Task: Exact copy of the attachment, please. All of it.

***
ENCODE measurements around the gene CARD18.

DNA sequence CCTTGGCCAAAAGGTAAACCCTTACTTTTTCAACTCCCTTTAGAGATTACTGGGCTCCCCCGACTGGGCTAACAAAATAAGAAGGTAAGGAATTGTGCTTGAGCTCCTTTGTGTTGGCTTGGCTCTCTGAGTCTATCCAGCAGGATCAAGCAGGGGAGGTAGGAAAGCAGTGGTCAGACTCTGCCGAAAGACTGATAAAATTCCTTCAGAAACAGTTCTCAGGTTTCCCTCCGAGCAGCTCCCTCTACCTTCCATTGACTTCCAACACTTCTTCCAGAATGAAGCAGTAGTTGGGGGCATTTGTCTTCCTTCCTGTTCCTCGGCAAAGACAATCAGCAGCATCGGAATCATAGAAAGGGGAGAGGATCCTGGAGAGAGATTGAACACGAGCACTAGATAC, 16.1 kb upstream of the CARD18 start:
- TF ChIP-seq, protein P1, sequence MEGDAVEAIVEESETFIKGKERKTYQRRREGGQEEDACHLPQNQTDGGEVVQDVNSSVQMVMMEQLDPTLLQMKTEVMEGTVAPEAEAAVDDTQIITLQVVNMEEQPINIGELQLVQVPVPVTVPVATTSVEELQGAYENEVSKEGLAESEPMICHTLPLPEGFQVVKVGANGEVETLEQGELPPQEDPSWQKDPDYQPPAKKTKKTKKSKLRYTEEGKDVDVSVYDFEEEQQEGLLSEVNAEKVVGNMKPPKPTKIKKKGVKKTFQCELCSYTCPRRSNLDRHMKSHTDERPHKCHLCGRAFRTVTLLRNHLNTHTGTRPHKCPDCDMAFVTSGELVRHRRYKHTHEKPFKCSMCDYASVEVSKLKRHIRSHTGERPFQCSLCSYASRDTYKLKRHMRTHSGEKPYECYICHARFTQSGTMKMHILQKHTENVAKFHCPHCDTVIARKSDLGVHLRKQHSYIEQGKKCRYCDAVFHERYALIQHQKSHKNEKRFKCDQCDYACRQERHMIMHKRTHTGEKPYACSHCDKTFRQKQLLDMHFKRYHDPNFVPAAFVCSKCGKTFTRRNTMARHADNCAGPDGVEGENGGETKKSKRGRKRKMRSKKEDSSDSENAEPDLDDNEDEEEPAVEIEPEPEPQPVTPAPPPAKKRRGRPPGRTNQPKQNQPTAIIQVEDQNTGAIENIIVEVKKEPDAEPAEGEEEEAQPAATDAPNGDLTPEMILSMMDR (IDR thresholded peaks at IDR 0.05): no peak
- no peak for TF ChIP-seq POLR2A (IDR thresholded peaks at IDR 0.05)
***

ENCODE measurements around the gene CARD18.

DNA sequence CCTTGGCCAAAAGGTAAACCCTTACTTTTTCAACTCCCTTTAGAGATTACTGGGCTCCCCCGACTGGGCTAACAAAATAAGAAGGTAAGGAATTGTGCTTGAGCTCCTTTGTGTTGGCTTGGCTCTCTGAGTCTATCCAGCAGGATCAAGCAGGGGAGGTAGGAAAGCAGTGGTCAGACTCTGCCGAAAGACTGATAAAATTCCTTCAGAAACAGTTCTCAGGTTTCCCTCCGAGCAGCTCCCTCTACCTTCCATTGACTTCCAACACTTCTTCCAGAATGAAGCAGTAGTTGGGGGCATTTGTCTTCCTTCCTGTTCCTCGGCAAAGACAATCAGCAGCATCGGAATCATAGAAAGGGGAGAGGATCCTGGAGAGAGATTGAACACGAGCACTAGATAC, 16.1 kb upstream of the CARD18 start:
- TF ChIP-seq, protein P1, sequence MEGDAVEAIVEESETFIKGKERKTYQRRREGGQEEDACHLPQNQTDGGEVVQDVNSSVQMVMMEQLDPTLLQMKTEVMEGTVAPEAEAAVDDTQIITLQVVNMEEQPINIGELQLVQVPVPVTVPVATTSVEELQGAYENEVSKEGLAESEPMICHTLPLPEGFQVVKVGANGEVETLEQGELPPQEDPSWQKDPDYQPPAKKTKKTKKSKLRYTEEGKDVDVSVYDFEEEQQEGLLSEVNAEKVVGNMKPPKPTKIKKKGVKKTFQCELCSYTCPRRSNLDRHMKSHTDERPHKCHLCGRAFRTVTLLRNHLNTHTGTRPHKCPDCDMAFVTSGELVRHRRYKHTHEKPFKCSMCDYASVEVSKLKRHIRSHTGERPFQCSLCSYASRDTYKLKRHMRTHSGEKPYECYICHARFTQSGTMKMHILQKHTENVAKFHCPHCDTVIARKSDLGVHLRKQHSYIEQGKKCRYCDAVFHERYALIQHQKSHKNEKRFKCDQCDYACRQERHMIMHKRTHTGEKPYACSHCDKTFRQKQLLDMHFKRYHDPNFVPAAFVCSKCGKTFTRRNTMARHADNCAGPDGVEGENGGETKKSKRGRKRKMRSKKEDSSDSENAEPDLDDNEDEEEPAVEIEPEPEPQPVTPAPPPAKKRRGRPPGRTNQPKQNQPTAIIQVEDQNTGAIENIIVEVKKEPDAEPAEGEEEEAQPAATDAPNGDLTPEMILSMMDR (IDR thresholded peaks at IDR 0.05): no peak
- no peak for TF ChIP-seq POLR2A (IDR thresholded peaks at IDR 0.05)